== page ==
Précis of The Unity of Consciousness

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The explosion of research on consciousness in the last two decades has undoubtedly deepened our understanding of the phenomenon. We have a better sense of what the options are for theories of consciousness, and progress has been made in identifying the neural and information-processing basis of consciousness. There are, however, a number of aspects of consciousness that have been largely overlooked. One such aspect is the unity of consciousness. With some notable exceptions, neither philosophers nor the scientists have paid serious attention to the ways in which consciousness is unified.1 This is a surprising, for not only is the unity of consciousness an important topic in its own right, it also promises to provide much-needed constraints on theories of consciousness. If consciousness is necessarily unified, then any account of consciousness must accommodate and perhaps even explain that fact, and if consciousness is not necessarily unified, then any account of consciousness must also accommodate and perhaps even explain that fact.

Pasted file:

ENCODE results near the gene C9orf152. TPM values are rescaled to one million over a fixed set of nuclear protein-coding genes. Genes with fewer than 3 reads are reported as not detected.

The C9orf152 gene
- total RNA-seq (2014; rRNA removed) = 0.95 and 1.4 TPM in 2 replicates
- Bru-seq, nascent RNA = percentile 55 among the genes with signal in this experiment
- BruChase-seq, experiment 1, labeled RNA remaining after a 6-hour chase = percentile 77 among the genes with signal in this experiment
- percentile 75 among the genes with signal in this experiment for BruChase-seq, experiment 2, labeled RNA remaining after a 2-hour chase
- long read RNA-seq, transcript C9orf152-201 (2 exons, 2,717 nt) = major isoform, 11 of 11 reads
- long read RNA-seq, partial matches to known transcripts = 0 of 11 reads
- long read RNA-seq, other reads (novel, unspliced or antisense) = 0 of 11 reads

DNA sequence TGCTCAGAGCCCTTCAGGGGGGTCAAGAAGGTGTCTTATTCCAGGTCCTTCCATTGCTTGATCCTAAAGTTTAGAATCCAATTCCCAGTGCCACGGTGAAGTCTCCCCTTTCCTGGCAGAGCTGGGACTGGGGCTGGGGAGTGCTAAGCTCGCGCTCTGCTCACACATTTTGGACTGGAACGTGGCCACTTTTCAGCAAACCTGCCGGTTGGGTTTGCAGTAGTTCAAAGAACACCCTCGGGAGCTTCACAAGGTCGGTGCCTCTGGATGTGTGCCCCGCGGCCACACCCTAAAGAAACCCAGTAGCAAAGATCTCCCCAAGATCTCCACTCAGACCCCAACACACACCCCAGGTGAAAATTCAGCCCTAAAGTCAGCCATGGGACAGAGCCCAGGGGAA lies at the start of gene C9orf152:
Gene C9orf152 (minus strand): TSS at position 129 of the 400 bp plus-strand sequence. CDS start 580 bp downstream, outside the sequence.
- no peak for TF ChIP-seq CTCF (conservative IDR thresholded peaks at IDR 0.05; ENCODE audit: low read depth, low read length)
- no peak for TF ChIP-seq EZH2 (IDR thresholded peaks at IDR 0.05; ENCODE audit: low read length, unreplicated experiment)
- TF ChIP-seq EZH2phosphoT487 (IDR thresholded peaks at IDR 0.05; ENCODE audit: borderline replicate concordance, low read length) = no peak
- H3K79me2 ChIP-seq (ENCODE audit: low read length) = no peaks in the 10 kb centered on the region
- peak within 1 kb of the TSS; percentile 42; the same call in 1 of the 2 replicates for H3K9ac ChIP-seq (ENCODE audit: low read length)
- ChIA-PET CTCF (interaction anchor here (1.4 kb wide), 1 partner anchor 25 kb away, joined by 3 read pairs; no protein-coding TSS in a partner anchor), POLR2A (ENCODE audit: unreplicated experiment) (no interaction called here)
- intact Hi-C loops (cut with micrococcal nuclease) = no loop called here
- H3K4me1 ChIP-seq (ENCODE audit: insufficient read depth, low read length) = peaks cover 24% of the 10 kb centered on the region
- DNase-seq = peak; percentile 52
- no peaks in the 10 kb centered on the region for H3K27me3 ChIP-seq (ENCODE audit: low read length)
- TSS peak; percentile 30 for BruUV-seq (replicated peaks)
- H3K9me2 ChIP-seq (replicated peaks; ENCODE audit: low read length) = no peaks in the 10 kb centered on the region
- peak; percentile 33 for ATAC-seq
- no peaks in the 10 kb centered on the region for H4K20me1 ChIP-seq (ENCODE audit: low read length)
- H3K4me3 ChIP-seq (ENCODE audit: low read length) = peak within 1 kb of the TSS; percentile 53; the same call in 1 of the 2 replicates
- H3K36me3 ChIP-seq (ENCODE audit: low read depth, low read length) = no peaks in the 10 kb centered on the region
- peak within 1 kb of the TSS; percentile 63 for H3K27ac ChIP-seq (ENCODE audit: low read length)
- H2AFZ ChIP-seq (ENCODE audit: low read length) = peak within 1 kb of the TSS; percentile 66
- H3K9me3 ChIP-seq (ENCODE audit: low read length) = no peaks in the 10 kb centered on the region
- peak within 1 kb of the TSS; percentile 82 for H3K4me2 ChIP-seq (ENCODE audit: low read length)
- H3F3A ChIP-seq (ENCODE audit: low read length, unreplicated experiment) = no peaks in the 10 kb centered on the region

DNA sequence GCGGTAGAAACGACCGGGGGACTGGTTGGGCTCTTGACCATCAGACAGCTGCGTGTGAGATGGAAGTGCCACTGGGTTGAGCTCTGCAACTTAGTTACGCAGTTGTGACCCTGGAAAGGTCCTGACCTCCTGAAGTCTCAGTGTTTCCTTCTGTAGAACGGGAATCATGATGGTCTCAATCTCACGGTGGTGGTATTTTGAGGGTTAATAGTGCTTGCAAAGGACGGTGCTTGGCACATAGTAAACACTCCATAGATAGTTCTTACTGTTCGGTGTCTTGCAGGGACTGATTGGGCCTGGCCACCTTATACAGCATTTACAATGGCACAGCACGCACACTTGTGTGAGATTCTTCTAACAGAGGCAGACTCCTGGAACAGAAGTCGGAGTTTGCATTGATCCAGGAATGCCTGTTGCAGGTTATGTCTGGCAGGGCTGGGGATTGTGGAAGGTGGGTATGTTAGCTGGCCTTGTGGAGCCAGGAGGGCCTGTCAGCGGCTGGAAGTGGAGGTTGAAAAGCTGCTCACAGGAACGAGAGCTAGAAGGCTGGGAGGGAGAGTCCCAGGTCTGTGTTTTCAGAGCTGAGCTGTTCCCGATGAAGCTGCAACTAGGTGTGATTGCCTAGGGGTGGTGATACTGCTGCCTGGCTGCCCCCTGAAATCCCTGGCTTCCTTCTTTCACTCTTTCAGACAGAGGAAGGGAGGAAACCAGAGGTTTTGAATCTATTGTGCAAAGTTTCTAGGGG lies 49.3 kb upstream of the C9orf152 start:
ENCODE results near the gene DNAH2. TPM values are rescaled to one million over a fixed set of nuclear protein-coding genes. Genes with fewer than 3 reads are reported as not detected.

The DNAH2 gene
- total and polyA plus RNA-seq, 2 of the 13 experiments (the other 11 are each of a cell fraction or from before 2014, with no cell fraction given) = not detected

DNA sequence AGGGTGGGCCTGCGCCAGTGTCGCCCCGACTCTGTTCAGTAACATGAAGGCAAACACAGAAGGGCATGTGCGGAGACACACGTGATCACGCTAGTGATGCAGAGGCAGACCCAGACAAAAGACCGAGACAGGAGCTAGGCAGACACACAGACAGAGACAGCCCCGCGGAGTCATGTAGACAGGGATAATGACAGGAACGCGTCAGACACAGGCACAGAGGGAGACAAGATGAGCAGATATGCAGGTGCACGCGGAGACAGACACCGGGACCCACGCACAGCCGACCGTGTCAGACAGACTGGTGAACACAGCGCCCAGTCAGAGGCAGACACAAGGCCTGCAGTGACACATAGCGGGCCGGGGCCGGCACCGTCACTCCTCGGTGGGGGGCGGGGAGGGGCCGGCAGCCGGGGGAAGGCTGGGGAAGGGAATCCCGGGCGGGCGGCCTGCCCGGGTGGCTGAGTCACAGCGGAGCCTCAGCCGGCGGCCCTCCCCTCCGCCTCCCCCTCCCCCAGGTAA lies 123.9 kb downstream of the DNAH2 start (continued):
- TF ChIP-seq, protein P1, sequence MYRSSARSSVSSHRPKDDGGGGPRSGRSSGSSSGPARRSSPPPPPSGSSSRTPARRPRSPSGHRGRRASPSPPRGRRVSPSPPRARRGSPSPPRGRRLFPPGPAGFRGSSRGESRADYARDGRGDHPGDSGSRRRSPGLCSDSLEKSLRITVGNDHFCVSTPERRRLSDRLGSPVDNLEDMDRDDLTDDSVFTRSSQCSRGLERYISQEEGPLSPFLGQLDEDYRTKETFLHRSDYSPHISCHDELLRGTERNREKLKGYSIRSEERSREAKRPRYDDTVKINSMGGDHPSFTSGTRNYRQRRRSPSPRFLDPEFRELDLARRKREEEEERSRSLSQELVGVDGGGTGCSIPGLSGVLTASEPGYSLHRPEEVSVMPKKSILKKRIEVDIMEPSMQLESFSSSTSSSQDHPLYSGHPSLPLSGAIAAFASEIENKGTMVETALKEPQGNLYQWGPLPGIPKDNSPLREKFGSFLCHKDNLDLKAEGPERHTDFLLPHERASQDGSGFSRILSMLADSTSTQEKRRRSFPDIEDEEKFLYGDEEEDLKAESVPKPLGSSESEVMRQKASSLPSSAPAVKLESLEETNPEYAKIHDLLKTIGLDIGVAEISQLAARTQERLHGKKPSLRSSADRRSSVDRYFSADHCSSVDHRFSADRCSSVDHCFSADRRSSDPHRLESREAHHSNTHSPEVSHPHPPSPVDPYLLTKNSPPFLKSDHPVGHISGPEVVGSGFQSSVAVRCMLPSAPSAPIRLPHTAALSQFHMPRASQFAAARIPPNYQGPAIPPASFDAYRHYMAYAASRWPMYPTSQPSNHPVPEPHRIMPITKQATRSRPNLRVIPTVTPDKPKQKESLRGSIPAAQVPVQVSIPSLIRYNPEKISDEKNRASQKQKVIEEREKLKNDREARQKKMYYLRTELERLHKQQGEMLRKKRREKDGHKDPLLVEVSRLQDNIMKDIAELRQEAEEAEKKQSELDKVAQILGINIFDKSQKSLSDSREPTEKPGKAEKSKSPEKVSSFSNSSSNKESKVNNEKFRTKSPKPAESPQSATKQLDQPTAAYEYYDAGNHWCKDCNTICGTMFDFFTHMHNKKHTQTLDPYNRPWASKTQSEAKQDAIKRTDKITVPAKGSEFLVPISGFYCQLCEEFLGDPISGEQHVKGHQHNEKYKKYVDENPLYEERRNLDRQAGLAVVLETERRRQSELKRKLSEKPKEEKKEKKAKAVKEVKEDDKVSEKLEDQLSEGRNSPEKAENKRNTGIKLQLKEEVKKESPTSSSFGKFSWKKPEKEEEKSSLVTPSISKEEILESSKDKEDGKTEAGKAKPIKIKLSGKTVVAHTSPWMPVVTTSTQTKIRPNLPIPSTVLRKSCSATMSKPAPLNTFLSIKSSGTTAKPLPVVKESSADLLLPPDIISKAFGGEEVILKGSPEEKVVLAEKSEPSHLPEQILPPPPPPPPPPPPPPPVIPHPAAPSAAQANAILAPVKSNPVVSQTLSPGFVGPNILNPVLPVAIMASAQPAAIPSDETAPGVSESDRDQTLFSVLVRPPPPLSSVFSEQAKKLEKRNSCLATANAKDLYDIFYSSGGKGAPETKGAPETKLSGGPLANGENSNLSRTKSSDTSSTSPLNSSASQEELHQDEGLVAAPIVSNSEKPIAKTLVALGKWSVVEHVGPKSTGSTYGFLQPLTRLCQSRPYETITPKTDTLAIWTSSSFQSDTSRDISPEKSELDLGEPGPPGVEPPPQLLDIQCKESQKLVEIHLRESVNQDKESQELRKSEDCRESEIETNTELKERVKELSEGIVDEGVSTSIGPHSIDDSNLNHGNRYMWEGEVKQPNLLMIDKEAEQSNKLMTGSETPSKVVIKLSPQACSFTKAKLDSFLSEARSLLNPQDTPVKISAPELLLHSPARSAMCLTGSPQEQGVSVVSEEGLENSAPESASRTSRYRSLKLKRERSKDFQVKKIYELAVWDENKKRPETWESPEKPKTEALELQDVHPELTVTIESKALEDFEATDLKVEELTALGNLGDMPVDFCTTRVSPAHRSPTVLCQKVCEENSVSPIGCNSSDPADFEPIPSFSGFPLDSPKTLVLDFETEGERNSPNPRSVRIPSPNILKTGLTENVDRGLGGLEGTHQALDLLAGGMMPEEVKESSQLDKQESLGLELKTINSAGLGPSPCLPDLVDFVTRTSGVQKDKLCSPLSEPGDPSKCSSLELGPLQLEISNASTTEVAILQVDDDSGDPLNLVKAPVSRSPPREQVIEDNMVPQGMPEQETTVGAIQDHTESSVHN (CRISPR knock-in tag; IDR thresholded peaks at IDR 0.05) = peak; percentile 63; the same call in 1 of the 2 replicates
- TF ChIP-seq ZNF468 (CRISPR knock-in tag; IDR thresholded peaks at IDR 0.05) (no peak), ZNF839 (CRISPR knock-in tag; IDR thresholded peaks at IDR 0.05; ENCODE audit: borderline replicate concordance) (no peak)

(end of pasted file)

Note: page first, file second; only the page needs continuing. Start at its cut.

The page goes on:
The Unity of Consciousness has three central aims. The first aim is that of providing an account of what the unity of consciousness consists in. What might it mean to say that conscious is—or, as the case may be, is not—unified? Even the most cursory acquaintance with the literature suggests that theorists operate with very different conceptions of the unity of consciousness. The second aim of the volume is to determine the degree to which consciousness is unified. I argue that there is good (although far from decisive) reason to think that consciousness—in human beings, at least—is necessarily unified. The third aim of the volume is to consider what implications the unity of consciousness might have for our understanding of bodily experience, the evaluation of theories of consciousness, and our conception of the self.
Original languageEnglish
Pages (from-to)200-208
Number of pages9
JournalPhilosophy and Phenomenological Research
Issue number1
Publication statusPublished - Jan 2013
Externally publishedYes

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